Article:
The gulf crisis might have caused potential presidential candidates to spring into action. Instead, it's had the effect of a freeze.
This time four years ago, Dick Gephardt and Bruce Babbitt were already out in Iowa, bidding for votes in a primary that was two years away. And other Democrats were letting it be known that their intentions to run were serious.Other than Jesse Jackson, a perpetual candidate, the likely aspirants remain on the sidelines, waiting for the president to shape either a highly unpopular gulf policy or one that fails.
They, of course, want the U.S. to succeed. But they know that the political realities dictate that Bush must look bad in this Mideast endeavor if they are going to be able to stake out clear positions as challengers.
At this point, the outcome of the gulf confrontation is too blurry for a "safe" challenge. New York Gov. Mario Cuomo made the mistake of venturing out into the fog and, in the process, may have damaged his prospects irreparably.
Cuomo gave a talk in which he suggested that a way out of the standoff in the gulf was to let Saddam Hussein keep a toehold in Kuwait, including a water outlet. This idea met with public disdain; few Americans are ready for such concessions.
Cuomo has since said his remarks were taken out of context, that he had only been theorizing. But if he decides to "go" this time around (and this is not at all certain), the New York governor may find it difficult to run away from charges by opponents that he would have been "soft" on Saddam.
There are, of course, issues other than the "war issue." Indeed, Democrats seemed to make some headway in the recent elections by picturing the president as weak and wavering in his efforts to deal with the budget deficit. Bush's turnaround on taxes certainly gave Democrats cause for glee.
But in recent weeks, the gulf confrontation has become a preoccupation of the American public. Nothing else is very important except how the troops are doing and how Bush is handling that ticklish situation.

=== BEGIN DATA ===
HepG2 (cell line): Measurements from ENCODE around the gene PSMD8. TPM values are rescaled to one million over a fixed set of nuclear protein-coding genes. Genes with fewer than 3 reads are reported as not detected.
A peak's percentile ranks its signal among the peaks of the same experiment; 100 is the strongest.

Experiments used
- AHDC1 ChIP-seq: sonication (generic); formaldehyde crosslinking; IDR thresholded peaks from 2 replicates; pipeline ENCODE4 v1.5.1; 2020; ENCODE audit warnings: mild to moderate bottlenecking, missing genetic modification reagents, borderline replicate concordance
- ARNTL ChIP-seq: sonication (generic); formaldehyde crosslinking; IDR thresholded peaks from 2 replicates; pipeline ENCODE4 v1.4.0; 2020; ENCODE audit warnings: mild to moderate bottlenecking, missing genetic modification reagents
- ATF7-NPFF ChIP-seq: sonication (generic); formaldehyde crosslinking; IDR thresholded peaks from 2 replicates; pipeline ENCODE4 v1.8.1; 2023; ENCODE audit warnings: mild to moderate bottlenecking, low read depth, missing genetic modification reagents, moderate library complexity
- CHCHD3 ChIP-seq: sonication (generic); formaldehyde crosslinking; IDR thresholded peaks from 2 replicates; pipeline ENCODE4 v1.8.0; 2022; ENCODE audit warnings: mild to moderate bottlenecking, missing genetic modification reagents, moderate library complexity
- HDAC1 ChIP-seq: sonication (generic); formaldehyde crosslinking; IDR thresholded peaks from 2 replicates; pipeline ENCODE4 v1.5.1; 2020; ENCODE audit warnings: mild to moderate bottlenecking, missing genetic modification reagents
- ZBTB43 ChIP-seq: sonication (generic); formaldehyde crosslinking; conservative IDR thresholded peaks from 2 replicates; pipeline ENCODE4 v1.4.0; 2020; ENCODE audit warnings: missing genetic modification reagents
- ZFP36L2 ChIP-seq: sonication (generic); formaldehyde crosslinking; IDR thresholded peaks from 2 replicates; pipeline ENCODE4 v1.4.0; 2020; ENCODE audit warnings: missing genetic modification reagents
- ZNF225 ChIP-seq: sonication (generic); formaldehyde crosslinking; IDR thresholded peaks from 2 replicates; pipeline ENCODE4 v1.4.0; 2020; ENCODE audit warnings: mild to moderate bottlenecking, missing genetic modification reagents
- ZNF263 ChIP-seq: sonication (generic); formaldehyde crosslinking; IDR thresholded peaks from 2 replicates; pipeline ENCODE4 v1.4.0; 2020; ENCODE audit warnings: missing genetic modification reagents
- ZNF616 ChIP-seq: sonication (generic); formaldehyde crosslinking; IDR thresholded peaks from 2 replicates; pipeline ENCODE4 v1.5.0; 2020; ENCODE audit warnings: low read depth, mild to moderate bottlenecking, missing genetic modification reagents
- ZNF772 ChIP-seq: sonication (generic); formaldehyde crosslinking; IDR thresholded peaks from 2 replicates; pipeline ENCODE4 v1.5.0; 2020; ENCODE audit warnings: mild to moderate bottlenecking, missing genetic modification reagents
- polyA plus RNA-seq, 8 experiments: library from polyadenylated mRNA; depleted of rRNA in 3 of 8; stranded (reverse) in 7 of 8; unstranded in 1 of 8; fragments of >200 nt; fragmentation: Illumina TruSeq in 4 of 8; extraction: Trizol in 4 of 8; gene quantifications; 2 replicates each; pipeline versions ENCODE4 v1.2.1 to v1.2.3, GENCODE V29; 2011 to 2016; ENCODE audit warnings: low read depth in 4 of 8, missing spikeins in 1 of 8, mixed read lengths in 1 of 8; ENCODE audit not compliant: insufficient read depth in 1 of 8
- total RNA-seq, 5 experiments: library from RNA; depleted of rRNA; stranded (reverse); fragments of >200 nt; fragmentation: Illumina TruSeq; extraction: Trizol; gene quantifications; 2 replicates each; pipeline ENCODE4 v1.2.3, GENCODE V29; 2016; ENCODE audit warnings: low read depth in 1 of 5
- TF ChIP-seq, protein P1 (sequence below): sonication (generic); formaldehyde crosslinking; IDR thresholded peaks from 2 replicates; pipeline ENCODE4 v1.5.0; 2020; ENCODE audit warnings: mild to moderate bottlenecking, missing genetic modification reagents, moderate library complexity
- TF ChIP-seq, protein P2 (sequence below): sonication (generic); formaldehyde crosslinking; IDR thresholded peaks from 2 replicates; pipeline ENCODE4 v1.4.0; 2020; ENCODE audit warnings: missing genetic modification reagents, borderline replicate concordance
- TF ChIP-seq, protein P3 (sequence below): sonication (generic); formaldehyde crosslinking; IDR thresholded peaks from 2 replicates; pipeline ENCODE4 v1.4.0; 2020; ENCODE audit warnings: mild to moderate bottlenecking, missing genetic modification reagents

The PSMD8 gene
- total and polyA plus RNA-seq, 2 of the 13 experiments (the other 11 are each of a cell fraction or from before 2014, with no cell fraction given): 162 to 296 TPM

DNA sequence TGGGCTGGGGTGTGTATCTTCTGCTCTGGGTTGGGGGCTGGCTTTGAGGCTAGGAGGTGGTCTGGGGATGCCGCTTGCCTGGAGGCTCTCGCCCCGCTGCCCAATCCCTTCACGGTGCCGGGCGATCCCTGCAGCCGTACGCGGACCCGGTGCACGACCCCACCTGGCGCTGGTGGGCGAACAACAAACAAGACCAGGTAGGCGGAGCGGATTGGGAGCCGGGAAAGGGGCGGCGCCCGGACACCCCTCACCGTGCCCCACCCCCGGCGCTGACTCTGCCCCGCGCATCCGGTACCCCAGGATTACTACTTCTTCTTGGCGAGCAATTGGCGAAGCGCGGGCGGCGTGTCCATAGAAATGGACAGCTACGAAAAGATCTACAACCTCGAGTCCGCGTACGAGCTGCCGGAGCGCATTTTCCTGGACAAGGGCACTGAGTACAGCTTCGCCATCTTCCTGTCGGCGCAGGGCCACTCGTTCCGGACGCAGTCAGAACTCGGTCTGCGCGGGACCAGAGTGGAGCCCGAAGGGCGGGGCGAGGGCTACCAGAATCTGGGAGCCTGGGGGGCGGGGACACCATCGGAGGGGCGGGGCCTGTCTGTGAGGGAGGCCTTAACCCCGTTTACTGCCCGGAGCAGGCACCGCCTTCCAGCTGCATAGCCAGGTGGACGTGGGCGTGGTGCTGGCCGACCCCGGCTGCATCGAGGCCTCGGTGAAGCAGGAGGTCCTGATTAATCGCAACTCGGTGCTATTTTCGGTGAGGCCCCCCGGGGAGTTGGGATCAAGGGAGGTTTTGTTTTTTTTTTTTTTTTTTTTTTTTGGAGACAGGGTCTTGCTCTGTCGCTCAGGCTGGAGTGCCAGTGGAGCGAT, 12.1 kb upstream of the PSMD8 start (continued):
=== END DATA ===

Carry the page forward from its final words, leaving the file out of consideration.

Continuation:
It was Bush's apparent intention to take the offensive, after a big troop buildup, that emboldened Cuomo to talk, if only tentatively, of a compromise. He sensed (and he was correct) that the public would increasingly resist any action by the United States that would lead to the loss of American lives.
At the same time, Congress, reading that same public mood, expressed alarm over a policy that seemed headed for war.
Whereupon Bush, who all along has been alert to public attitudes - knowing what happens to presidents who, like Lyndon Johnson, ignore what the people are thinking - moved quickly to try to show he was doing everything possible to avoid a real war.
Then in a move that took the air out of the criticism from the dovish side, the president made his offer to have face-to-face diplomatic exchanges with Baghdad. Saddam then responded by announcing he would release the hostages.
At this point, Bush has once again captured the war issue. Except for those who think the United States shouldn't be in the gulf at all, most Americans again think Bush is making the right moves.
And, again, Cuomo finds that he spoke out - or misspoke out, or whatever he did - quite a bit early.
Only if the president now begins to show he is on the "wrong side" of the war issue, in the eyes of a big slice of the American public, will Democrats leap eagerly and early into this fray.